The position of New Zealand as a Tax Haven

December 12, 2016Lawyers Standard

There have been news articles that have been claiming that recent events point towards the possibility of New Zealand slowly becoming a tax haven. While the concerns being raised about the recent news that have led to the allegations seem legitimate, stating that the country is becoming a tax haven is taking things a little bit too far. At least that is what Geoff Cone, one of the principal partners at Cone Marshall LLC feels about the matter. Geoff has been working on trusts and estate laws for the past 20 years, which gives him a good understanding of the field.

 

He states that all signs point towards New Zealand being the exact opposite of a tax haven. For instance, he states that the OECD which is the international gold standard for responsible tax reporting, has already white listed New Zealand as one of the most transparent countries in tax reporting. For a country to get white listed, they have to have an openness policy about all the trustees and also to be great at opening up communication between the country that the investor is coming from and their country.

 

To be allowed to become a trust holder in New Zealand has its own requirements. To start with, you will have to register as a foreign trustee and hand over documents such as tax returns to the IRD. Other requirements include having to show statements of income and expenditure, your assets and liabilities and business balance sheets. All these are records that should be kept in English, failure to which you will attract heavy penalties to yourself and at times, even lose your status as a trustee.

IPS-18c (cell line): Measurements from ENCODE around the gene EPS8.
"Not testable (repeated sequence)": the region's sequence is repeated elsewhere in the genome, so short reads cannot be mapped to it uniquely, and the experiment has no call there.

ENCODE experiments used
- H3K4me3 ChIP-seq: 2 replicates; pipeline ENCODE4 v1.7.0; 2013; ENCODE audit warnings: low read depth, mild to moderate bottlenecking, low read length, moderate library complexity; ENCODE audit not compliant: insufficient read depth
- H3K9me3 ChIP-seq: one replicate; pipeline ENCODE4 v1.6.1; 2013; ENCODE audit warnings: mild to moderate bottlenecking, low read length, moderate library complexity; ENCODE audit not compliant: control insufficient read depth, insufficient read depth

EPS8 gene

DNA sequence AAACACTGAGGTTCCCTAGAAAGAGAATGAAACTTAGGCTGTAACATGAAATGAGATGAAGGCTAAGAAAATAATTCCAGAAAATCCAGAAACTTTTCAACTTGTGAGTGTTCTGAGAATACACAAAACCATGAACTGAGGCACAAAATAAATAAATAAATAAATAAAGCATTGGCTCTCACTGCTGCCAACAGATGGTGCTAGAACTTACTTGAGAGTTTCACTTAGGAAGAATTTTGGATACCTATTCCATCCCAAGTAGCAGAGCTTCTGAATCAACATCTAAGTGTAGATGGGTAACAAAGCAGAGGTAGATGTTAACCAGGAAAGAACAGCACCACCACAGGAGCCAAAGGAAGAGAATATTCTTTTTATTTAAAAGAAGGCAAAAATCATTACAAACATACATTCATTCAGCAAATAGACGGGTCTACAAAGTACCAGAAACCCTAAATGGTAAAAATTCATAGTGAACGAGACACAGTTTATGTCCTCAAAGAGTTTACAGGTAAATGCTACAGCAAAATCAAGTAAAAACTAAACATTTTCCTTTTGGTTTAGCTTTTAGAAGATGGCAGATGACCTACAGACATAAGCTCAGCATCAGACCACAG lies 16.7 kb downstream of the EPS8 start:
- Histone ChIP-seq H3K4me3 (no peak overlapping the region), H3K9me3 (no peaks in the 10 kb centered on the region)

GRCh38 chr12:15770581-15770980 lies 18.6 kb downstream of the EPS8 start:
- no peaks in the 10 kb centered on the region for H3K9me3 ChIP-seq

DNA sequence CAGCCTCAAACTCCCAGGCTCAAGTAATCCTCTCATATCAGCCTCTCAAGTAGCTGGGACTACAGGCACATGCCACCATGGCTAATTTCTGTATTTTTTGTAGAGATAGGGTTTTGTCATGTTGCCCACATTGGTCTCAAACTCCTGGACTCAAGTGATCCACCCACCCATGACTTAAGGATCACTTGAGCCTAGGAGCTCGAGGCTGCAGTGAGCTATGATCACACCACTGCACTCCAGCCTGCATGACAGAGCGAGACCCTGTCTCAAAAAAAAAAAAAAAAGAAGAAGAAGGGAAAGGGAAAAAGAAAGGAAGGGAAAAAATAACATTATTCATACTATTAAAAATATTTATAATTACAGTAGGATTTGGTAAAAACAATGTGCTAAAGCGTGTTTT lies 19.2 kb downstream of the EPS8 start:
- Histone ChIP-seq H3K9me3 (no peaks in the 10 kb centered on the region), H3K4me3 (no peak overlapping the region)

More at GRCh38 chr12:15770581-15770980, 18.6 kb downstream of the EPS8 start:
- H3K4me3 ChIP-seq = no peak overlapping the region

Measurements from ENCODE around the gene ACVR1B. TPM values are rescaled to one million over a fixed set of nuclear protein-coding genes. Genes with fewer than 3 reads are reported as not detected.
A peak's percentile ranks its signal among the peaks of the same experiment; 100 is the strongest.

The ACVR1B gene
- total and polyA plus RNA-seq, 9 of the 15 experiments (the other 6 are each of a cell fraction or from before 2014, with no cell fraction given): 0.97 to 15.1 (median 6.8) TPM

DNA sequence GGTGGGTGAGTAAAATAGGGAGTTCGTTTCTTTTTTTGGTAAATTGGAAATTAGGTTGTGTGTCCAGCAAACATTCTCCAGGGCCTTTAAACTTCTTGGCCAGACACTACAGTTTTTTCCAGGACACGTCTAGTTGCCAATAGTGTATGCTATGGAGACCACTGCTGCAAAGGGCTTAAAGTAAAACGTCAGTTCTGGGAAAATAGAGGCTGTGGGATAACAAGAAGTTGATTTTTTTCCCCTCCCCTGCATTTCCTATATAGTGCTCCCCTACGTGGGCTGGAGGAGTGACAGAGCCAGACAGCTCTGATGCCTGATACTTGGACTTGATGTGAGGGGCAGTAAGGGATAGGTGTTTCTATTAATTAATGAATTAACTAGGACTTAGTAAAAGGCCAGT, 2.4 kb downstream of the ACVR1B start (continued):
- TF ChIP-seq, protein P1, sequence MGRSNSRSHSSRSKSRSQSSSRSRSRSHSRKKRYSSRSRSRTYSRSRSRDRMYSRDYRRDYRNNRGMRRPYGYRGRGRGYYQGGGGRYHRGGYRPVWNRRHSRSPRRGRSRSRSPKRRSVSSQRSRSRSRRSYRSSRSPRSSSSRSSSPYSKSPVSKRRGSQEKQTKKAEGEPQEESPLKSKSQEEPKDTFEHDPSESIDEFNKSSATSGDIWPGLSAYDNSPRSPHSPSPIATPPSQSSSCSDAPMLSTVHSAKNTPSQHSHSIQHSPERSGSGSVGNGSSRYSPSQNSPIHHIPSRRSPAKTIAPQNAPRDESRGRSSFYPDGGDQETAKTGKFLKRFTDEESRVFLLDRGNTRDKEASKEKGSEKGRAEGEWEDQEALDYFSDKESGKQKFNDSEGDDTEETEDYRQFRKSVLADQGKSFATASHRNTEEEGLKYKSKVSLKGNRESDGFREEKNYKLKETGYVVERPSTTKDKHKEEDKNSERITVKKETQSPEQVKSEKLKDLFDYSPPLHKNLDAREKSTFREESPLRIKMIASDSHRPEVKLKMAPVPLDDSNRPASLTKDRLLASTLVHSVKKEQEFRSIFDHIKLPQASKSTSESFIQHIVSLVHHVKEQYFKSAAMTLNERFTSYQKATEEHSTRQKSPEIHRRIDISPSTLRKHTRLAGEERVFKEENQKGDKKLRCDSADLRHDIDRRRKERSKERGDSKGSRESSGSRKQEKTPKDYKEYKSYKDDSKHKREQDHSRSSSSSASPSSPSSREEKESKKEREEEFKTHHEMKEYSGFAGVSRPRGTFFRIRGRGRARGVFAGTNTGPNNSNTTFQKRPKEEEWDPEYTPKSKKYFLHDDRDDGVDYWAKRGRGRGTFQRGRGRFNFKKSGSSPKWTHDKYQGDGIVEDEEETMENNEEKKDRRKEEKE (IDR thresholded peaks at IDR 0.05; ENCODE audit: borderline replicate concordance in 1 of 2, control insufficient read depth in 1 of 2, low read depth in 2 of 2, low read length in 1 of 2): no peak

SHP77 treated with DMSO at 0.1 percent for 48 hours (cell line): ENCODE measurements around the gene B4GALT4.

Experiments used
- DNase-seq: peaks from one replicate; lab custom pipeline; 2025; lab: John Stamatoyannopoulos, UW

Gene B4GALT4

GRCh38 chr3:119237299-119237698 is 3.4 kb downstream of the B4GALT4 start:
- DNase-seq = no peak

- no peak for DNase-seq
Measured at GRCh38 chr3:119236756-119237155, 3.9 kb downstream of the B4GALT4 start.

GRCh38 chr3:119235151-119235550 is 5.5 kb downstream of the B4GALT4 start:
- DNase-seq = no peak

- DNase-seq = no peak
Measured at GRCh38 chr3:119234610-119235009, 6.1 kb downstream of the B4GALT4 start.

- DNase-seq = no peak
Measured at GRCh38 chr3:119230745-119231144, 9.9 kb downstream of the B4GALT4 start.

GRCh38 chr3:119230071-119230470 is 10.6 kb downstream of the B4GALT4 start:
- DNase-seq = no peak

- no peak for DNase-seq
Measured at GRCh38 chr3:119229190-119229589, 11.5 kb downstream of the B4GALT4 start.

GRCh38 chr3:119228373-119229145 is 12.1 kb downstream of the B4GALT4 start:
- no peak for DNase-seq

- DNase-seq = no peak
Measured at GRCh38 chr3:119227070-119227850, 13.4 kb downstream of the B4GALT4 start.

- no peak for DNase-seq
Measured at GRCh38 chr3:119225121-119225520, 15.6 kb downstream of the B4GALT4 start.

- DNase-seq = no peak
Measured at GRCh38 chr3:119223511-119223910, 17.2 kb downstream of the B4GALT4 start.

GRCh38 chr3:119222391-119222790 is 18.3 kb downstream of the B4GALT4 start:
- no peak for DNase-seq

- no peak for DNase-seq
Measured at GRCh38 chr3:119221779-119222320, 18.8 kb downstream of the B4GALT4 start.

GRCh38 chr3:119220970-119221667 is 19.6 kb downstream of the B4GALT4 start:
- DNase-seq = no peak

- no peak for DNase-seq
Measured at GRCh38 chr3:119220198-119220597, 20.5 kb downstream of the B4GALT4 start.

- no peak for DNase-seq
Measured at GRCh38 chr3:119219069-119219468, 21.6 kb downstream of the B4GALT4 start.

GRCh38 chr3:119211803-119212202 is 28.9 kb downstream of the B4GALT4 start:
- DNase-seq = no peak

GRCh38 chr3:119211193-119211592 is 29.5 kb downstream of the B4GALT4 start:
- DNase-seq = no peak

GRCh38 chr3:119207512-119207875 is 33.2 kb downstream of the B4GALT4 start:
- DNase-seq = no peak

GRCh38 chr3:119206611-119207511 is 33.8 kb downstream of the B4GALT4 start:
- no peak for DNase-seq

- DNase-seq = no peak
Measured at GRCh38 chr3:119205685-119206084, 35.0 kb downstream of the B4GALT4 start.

Geoff states that countries classified as tax havens have much less stringent measures for their citizens. He states that in these countries, if any taxes are levied on trustees, they are only nominal. He also maintains that the countries do their best to limit the communication that exists between the countries and they also have a mysterious private investment banking sector, all conditions that New Zealand does not meet. In simple terms, NZ is not a tax haven, as a matter of fact, it is the opposite of one.

 

About Geoff Cone

Geoff graduated from the University of Otago with a bachelor’s degree in law. He practiced law as a litigator for many years before he came back home and started his own firm in 1999. In 2005, he was joined by Karen Marshall, who had been working as a lawyer in London and in 2006, Karen became a principal partner. The law firm deals with estates and trust laws and has been involved in some of the most high profile cases in the country. Geoff is also a family man and a philanthropist